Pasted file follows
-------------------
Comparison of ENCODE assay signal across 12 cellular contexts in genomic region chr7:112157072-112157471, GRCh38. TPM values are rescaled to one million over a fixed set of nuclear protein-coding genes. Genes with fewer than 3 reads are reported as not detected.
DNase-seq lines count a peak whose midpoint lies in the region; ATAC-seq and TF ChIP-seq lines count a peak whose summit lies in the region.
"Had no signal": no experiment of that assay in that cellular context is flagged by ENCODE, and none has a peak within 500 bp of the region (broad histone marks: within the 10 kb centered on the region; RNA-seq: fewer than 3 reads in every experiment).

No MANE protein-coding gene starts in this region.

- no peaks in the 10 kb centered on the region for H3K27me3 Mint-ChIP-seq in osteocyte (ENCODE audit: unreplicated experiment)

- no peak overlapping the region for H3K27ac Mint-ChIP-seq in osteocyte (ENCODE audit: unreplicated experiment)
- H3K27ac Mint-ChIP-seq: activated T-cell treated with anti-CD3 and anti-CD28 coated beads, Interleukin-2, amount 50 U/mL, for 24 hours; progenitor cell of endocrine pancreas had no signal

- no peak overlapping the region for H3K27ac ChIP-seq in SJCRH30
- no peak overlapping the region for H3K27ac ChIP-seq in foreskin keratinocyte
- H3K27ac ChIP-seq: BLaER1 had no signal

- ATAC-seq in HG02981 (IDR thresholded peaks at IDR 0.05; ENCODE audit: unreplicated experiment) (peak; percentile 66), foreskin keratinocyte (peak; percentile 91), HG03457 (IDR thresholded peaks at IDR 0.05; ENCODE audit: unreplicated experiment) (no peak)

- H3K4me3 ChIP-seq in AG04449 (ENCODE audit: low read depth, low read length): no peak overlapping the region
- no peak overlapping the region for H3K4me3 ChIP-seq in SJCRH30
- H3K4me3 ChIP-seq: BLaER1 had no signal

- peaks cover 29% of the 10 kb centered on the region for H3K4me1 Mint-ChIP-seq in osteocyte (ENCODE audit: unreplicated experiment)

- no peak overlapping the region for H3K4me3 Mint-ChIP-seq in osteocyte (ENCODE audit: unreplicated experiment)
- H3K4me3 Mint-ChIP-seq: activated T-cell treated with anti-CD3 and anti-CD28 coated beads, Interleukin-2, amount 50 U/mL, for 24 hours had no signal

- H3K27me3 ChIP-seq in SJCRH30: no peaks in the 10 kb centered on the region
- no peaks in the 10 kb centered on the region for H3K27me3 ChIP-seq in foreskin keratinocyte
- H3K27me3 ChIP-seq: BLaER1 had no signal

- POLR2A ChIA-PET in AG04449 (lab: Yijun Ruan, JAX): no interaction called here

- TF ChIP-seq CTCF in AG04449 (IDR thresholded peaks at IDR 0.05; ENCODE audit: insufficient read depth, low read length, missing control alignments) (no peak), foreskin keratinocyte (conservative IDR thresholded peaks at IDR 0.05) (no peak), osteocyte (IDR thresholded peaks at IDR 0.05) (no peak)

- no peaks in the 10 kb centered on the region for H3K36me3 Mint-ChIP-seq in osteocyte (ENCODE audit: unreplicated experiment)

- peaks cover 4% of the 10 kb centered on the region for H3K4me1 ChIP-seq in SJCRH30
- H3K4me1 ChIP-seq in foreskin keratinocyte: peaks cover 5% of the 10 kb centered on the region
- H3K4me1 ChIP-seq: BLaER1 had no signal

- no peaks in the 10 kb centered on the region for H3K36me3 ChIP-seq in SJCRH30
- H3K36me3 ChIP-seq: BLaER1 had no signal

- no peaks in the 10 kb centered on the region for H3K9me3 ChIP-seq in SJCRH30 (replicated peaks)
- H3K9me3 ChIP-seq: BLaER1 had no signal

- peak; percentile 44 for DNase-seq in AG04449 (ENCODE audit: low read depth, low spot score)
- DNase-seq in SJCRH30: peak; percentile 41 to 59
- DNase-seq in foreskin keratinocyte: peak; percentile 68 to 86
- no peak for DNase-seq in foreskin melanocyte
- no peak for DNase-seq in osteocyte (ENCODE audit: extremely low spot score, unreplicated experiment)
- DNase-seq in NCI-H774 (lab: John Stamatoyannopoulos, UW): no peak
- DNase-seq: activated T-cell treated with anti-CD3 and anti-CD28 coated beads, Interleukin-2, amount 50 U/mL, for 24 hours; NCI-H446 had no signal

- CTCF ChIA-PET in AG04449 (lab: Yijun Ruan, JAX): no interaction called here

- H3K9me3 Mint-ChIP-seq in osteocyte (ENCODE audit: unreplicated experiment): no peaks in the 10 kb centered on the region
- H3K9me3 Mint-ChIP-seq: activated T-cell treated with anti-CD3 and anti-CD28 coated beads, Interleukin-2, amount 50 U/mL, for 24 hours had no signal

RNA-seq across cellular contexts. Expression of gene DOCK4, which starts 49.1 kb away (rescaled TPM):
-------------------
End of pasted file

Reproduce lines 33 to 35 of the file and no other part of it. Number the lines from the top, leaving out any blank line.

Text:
- DNase-seq in foreskin keratinocyte: peak; percentile 68 to 86
- no peak for DNase-seq in foreskin melanocyte
- no peak for DNase-seq in osteocyte (ENCODE audit: extremely low spot score, unreplicated experiment)